Darra, an industrial and residential suburb, is 13 km south-west of central Brisbane. It is thought that the name was derived from an Aboriginal word referring to stones, or was inspired by Darra Hill, near Aberdeen in Scotland.
Situated on the Ipswich to Brisbane railway (1876), Darra was well beyond suburban Brisbane. It had been part of Stephen Simpson's Wolston Estate, administered from Wolston House (1853) in Wacol. In 1914 a post office was opened at Darra and a primary school was built the following year. Two years later Queensland Cement Ltd began production at Darra on land north-west of the station. Brittains's brick works were started east of the station. In addition to farmers living further away, there were over 400 residents by 1921. Darra and the area extending to Jindalee were identified at the Second Australian Town Planning Conference in 1918 as the place for an 'industrial garden city'. It had access to coal (Ipswich), river, rail and port facilities and the cement and brick-making industries. The plan provided for noxious industries south-west of the town centre, a hospital and two grammar schools. When they came, 75 years later, the grammar schools were in Forest Lake, four km south. The Our Lady of Sacred Heart Catholic School was opened in 1937 (rebuilt in 1975, it is now the Darra-Jindalee Catholic primary school).
Local employment and low house and land prices encouraged people to move to Darra and by the mid-1950s the population exceeded 2500. The Cementco bowling club (on the cement works site) opened in 1949. In that year the post office directory recorded the Darra motorbus service, bricks, pipes and mosaic tiles made at Brittains, the Darra picture theatre and shops in Railway Parade, Anglican and Methodist churches and a Catholic church and primary school (1937). Further afield there were several poultry farmers. In 1950 the Boscrete factory was opened to supply building materials for the Housing Commission's Inala Estate.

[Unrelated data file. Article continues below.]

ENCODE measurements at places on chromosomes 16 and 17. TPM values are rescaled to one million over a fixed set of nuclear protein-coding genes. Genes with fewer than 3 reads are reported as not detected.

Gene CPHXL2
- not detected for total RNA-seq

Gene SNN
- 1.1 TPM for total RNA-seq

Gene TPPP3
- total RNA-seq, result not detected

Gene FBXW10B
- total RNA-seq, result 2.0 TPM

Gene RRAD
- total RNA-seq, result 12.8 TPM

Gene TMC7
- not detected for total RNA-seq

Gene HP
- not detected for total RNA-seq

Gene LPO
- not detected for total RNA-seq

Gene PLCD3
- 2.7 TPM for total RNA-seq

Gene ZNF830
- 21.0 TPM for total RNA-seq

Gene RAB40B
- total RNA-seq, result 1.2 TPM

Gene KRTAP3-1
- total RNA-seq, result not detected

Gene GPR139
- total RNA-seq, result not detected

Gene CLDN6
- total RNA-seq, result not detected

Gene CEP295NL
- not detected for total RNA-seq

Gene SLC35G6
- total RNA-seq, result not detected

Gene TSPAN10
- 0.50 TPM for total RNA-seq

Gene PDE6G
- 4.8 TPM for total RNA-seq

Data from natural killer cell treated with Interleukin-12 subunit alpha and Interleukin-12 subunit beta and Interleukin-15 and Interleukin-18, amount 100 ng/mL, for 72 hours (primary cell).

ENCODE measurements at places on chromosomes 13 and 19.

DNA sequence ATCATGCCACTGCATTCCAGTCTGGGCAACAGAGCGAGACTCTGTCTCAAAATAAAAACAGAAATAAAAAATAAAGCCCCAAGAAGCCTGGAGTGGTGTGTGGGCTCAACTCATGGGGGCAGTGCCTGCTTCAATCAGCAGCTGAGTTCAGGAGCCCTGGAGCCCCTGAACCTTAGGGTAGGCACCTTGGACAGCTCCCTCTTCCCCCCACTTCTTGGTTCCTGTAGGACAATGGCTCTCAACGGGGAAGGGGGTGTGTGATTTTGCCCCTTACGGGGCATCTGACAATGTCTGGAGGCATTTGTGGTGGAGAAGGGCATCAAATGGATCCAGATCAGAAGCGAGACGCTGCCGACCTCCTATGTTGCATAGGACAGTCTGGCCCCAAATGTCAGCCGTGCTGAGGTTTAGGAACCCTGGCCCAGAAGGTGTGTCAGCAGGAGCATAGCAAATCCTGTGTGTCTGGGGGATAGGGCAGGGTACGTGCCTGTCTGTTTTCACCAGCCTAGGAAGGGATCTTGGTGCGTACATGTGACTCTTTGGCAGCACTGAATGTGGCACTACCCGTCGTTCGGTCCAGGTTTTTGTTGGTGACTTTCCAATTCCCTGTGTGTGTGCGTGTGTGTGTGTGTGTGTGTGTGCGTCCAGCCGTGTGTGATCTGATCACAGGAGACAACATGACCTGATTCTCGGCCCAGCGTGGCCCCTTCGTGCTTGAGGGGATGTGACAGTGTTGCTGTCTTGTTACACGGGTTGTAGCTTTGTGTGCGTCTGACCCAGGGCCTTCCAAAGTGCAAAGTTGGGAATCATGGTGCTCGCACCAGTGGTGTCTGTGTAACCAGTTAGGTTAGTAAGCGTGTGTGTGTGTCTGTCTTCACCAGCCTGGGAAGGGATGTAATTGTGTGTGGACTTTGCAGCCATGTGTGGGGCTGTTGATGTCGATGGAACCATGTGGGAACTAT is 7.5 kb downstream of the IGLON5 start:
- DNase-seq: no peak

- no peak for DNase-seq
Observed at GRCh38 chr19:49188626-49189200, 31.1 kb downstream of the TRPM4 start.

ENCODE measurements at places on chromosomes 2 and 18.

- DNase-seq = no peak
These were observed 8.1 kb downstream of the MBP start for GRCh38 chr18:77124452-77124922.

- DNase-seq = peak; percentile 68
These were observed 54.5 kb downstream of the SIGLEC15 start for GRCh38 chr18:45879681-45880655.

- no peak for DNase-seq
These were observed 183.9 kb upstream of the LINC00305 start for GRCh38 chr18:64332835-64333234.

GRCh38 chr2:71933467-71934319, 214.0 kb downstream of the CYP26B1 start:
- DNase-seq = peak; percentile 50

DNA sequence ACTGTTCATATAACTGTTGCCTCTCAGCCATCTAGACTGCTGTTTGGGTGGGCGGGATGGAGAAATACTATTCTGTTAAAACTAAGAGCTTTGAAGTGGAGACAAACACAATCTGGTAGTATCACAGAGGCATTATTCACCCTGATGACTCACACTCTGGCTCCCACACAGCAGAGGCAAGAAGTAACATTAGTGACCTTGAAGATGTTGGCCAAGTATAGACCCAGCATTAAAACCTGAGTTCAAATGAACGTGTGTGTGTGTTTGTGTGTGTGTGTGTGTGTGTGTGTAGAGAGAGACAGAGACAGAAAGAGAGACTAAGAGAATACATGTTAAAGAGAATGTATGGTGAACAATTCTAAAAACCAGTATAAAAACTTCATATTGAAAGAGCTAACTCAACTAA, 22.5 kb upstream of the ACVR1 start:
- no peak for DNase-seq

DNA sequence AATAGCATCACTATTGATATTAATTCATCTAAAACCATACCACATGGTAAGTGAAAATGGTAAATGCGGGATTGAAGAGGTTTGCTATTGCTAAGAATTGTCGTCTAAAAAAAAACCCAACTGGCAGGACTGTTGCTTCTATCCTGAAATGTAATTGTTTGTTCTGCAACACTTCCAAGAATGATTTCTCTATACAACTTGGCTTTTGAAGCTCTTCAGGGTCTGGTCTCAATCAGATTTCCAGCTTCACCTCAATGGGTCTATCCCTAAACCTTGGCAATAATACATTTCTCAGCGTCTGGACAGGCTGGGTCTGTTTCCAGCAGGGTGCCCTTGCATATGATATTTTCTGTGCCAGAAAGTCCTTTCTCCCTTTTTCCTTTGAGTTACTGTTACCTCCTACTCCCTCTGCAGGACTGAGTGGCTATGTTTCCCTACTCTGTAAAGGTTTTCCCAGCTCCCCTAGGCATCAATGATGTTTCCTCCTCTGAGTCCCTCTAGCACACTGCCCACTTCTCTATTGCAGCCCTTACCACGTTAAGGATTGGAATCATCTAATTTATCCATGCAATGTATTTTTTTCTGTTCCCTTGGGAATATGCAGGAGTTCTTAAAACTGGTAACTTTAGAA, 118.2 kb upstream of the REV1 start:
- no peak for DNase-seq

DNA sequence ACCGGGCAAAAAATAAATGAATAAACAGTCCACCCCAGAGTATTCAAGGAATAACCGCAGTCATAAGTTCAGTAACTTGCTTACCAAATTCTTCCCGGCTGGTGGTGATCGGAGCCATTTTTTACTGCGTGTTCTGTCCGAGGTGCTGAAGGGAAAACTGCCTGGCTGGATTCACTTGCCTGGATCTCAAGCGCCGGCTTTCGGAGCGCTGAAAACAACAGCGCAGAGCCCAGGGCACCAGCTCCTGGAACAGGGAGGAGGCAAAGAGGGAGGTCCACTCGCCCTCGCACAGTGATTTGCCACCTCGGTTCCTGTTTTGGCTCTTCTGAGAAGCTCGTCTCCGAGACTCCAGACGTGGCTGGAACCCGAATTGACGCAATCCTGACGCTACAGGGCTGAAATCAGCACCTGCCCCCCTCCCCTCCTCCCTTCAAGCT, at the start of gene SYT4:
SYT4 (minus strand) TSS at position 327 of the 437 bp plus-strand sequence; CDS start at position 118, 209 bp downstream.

The population grew markedly during the 1960s-70s. Darra was well located for industry and freight movement, particularly when the Centenary Highway was joined to Ipswich Road in the late 1960s. The basic standard postwar housing offered affordable prices and rent levels, and in the late 1980s there was a substantial Vietnamese community in Darra. Ten years later price levels moved sharply upward: Darra was no longer a fringe suburb, it was well located, and the general rise in metropolitan house prices saw Darra's grow by 50% during 2000-03. Scaling down of the cement works was followed by less annoying industries on the QCL site - freight centres and warehouses.
Darra has local shops near the railway station, State and Catholic primary schools, a soccer club, the Cementco bowling club, Anglican and Catholic churches, and the enduring Boral brickworks east of the housing area. In Monier Street the boundary with Seventeen Mile Rocks, there are the Monier Hotel and the Centro Monier shopping centre. Darra's census populations have been:
including Seventeen Mile Rocks
48% of Darra-Sumner's residents were born outside Australia, and half of those came from East Asia. In Brisbane generally, foreign-born residents were 24% (2001).